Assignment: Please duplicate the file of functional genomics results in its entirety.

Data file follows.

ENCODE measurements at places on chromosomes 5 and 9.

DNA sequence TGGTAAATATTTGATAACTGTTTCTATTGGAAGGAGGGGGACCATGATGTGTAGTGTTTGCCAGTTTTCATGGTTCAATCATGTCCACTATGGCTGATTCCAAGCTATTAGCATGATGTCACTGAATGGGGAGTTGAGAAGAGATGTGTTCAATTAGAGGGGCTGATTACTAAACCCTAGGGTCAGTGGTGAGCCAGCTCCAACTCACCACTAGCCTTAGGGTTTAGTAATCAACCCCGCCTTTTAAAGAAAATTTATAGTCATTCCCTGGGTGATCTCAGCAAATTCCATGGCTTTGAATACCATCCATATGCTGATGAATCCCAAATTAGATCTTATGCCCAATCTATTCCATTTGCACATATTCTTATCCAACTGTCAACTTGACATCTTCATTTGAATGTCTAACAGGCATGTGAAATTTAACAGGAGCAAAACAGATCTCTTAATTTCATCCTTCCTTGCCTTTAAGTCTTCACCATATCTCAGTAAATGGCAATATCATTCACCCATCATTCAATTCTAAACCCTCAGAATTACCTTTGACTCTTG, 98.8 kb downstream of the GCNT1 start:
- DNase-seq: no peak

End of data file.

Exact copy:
ENCODE measurements at places on chromosomes 5 and 9.

DNA sequence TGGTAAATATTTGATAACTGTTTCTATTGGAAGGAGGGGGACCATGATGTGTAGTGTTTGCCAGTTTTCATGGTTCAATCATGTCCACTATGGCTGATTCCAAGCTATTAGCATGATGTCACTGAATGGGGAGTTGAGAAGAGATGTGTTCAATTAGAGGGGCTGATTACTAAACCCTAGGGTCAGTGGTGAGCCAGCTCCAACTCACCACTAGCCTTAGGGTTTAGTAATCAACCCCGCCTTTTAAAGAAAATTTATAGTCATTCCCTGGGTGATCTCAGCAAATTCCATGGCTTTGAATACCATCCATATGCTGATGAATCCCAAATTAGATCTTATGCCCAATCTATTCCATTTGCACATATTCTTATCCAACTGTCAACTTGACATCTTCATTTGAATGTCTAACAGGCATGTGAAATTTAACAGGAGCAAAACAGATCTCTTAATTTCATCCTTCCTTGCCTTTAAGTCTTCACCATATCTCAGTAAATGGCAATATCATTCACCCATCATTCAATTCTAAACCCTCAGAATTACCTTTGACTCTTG, 98.8 kb downstream of the GCNT1 start:
- DNase-seq: no peak